One of the most important fields in medicine is research. This should come as no surprise as there’s still so much to learn about the human body and disorders related to it. As a medical student it’s extremely important to stay up to date and read in on these subjects and to learn more about the (r)evolutions in our health system.
There are a lot of databases where you’ll be able to find articles on medical research and today I’ll be talking about the best general databases.
1. Google Scholar
Google scholar is most definitely the best way to find the most scientific articles on any subject. You’ll be able to view the number of citations (a value to determine the impact) as well as the journal where the article was published and the publication year.
There is one thing I dislike about using google scholar. The filter system is quite impractical. Nevertheless you’ll be able to find a lot of articles extending over many different scientific topics. Google scholar will also show the number of citations, journal where the article was published and the publication year.
PubMed has a lot of different features and therefore learning how to work with the system is a challenge on itself. You’ll have to navigate your way around MeSH-terms and the search builder, subject topics etc, however when you finally know how to work with it, it’s actually a pretty nice database to work with.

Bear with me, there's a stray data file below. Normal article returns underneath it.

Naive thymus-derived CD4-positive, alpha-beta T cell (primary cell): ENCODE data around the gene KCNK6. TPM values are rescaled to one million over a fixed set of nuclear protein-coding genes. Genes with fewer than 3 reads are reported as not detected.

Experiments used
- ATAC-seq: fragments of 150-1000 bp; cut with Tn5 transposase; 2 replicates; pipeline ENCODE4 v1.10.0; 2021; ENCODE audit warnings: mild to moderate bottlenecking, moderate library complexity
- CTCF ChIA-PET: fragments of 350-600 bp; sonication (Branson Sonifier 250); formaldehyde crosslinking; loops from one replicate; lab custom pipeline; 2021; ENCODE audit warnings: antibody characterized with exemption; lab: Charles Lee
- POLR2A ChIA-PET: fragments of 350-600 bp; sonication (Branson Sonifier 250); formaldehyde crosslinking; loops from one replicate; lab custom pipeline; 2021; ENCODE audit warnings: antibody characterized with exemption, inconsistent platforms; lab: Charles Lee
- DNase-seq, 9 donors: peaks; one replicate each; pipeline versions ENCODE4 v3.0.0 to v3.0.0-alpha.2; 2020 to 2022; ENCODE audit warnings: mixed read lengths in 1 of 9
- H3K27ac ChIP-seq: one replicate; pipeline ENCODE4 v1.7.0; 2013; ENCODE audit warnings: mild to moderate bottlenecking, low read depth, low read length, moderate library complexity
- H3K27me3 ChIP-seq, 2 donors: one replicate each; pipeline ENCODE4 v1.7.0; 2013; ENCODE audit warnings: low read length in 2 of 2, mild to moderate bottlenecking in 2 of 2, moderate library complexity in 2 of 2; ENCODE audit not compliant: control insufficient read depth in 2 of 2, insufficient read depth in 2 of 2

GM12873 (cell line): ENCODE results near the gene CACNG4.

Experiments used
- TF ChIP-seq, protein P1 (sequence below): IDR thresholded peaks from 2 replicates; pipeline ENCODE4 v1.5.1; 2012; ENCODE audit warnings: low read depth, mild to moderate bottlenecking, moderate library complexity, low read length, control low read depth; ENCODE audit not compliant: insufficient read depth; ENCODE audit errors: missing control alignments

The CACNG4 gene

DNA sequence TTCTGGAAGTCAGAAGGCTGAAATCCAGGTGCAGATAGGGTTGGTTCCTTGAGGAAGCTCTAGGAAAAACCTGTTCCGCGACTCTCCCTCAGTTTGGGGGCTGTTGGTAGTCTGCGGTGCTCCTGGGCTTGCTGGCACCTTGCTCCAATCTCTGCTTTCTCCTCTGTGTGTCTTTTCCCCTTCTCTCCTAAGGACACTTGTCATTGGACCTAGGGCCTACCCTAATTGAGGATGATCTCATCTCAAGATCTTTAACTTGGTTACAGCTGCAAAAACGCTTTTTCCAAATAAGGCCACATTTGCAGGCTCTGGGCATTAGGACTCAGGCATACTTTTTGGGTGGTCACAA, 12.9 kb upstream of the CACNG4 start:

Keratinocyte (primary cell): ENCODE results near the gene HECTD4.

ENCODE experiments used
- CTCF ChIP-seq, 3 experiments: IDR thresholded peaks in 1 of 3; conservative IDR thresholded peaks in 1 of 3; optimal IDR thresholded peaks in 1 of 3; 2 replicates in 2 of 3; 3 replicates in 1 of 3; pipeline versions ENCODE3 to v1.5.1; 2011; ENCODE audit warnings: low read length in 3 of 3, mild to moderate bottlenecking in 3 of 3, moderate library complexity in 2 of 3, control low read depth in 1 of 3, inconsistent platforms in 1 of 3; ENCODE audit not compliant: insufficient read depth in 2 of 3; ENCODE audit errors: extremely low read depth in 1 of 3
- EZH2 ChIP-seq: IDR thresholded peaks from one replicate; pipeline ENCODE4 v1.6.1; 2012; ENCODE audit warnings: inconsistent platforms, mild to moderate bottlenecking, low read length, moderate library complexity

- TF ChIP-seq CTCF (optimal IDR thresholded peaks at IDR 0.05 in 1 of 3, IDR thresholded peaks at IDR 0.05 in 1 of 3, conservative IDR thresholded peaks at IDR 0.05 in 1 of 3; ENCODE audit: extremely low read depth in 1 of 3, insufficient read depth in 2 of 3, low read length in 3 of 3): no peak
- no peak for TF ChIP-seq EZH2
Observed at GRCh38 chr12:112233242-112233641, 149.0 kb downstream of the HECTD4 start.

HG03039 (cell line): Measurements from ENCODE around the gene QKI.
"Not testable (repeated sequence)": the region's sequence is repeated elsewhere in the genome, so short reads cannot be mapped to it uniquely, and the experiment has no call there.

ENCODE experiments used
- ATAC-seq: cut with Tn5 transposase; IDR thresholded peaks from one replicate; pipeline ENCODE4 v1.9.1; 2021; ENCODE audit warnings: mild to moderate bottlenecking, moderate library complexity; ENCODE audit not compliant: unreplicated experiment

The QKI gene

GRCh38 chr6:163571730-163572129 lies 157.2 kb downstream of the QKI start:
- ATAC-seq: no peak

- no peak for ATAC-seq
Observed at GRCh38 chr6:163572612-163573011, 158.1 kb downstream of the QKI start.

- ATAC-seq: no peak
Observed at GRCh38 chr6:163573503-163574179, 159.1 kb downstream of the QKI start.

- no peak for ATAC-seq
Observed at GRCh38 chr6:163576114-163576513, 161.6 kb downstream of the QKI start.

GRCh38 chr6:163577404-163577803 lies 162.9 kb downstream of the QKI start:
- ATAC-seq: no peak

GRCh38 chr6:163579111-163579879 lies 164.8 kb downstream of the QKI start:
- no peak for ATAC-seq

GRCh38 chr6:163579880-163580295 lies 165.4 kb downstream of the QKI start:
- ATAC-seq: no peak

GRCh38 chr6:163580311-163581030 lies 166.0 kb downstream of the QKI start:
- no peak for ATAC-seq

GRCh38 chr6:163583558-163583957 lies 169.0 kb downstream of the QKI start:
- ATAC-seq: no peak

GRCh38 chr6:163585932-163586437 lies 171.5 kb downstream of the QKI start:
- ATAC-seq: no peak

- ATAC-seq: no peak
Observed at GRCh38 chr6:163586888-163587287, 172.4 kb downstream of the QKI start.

You will definitely not find as many articles as you would in Google Scholar, however there is a good amount of articles that are closely related to your topic of choice. The filters are easy to use and will help you to narrow your topic down more clearly.
One of the more esthetically pleasing databases is Embase (yes, I really like Embase). It’s easy to use and works similar to PubMed but you search via Emtree terms instead of MeSH terms. You can view your previous search inquiries and the amount of articles related to it.
I also wanted to talk about Web of science where you’ll be able to find the impact factor, the number of citations. This is an easy way to have an overview on the importance of your article as well as the journal it was published in.
P.S. I prefer to use general databases as they offer a great variation of articles but if you only want to read the most important articles on certain subjects you might want to take a look at different options such as Medline, TRIP, Cochrane etc.
I hope you enjoyed this article! Let me know what sources you turn too to find scientific articles.
Lots of love
-M. Doctor in spe